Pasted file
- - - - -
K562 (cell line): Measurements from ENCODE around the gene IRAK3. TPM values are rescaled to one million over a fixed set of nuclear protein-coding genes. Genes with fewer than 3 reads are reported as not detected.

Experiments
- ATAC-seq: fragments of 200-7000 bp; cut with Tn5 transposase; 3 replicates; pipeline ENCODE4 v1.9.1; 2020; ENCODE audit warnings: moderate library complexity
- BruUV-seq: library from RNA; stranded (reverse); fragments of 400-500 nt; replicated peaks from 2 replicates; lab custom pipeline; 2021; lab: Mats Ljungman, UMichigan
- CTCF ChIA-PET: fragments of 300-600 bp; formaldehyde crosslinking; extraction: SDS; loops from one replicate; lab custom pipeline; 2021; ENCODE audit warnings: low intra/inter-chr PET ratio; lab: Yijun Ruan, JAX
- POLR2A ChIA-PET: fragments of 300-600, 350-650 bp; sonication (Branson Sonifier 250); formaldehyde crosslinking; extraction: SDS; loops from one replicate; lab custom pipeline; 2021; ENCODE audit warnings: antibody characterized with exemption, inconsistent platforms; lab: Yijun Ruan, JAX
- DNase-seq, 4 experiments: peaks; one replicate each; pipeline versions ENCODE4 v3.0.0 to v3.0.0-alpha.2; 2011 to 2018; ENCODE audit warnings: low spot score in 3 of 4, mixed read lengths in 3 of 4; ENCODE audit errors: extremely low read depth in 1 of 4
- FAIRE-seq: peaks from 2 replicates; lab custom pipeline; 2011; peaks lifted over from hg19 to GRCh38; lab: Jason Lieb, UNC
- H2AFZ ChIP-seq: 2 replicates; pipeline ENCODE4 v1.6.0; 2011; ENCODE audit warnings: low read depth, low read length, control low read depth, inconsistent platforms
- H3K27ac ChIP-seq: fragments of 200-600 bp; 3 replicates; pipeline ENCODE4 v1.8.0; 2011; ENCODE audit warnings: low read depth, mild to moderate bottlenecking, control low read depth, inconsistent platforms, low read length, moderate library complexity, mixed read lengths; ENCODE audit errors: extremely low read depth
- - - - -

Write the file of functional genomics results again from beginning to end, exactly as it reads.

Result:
K562 (cell line): Measurements from ENCODE around the gene IRAK3. TPM values are rescaled to one million over a fixed set of nuclear protein-coding genes. Genes with fewer than 3 reads are reported as not detected.

Experiments
- ATAC-seq: fragments of 200-7000 bp; cut with Tn5 transposase; 3 replicates; pipeline ENCODE4 v1.9.1; 2020; ENCODE audit warnings: moderate library complexity
- BruUV-seq: library from RNA; stranded (reverse); fragments of 400-500 nt; replicated peaks from 2 replicates; lab custom pipeline; 2021; lab: Mats Ljungman, UMichigan
- CTCF ChIA-PET: fragments of 300-600 bp; formaldehyde crosslinking; extraction: SDS; loops from one replicate; lab custom pipeline; 2021; ENCODE audit warnings: low intra/inter-chr PET ratio; lab: Yijun Ruan, JAX
- POLR2A ChIA-PET: fragments of 300-600, 350-650 bp; sonication (Branson Sonifier 250); formaldehyde crosslinking; extraction: SDS; loops from one replicate; lab custom pipeline; 2021; ENCODE audit warnings: antibody characterized with exemption, inconsistent platforms; lab: Yijun Ruan, JAX
- DNase-seq, 4 experiments: peaks; one replicate each; pipeline versions ENCODE4 v3.0.0 to v3.0.0-alpha.2; 2011 to 2018; ENCODE audit warnings: low spot score in 3 of 4, mixed read lengths in 3 of 4; ENCODE audit errors: extremely low read depth in 1 of 4
- FAIRE-seq: peaks from 2 replicates; lab custom pipeline; 2011; peaks lifted over from hg19 to GRCh38; lab: Jason Lieb, UNC
- H2AFZ ChIP-seq: 2 replicates; pipeline ENCODE4 v1.6.0; 2011; ENCODE audit warnings: low read depth, low read length, control low read depth, inconsistent platforms
- H3K27ac ChIP-seq: fragments of 200-600 bp; 3 replicates; pipeline ENCODE4 v1.8.0; 2011; ENCODE audit warnings: low read depth, mild to moderate bottlenecking, control low read depth, inconsistent platforms, low read length, moderate library complexity, mixed read lengths; ENCODE audit errors: extremely low read depth